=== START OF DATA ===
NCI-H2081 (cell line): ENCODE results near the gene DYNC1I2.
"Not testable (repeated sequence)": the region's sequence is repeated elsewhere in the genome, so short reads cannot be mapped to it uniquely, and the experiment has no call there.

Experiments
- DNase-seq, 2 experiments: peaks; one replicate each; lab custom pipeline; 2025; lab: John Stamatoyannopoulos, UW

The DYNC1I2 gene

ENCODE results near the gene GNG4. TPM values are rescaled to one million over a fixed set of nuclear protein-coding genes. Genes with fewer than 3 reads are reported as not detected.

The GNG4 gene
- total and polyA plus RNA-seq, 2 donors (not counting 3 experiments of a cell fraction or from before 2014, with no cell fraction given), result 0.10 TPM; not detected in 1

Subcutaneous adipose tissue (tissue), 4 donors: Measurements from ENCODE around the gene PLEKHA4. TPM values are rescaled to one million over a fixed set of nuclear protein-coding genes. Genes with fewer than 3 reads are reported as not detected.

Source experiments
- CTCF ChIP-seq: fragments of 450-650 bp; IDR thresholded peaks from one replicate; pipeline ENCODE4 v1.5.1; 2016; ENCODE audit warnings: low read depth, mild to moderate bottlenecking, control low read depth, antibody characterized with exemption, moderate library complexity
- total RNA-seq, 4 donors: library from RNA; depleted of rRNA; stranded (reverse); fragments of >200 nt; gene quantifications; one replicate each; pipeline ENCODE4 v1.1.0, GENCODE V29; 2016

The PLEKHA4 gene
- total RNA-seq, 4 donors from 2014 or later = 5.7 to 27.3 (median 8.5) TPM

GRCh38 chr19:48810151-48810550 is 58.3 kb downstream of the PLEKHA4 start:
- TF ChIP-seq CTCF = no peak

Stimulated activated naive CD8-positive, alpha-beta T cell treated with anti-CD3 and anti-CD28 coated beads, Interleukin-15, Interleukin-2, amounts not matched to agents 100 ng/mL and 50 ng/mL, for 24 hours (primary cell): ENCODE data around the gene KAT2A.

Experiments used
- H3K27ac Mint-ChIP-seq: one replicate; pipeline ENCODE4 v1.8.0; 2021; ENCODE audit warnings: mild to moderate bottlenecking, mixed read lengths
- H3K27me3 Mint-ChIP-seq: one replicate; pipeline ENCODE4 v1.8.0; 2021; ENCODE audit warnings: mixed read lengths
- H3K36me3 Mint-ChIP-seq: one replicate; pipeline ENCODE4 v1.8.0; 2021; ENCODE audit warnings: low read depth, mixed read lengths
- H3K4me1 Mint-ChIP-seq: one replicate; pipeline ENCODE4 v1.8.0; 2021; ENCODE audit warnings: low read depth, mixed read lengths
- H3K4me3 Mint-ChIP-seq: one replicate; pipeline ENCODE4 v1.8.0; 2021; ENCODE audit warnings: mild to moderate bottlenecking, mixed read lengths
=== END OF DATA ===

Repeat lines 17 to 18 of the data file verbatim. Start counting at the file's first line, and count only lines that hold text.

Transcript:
Stimulated activated naive CD8-positive, alpha-beta T cell treated with anti-CD3 and anti-CD28 coated beads, Interleukin-15, Interleukin-2, amounts not matched to agents 100 ng/mL and 50 ng/mL, for 24 hours (primary cell): ENCODE data around the gene KAT2A.

Experiments used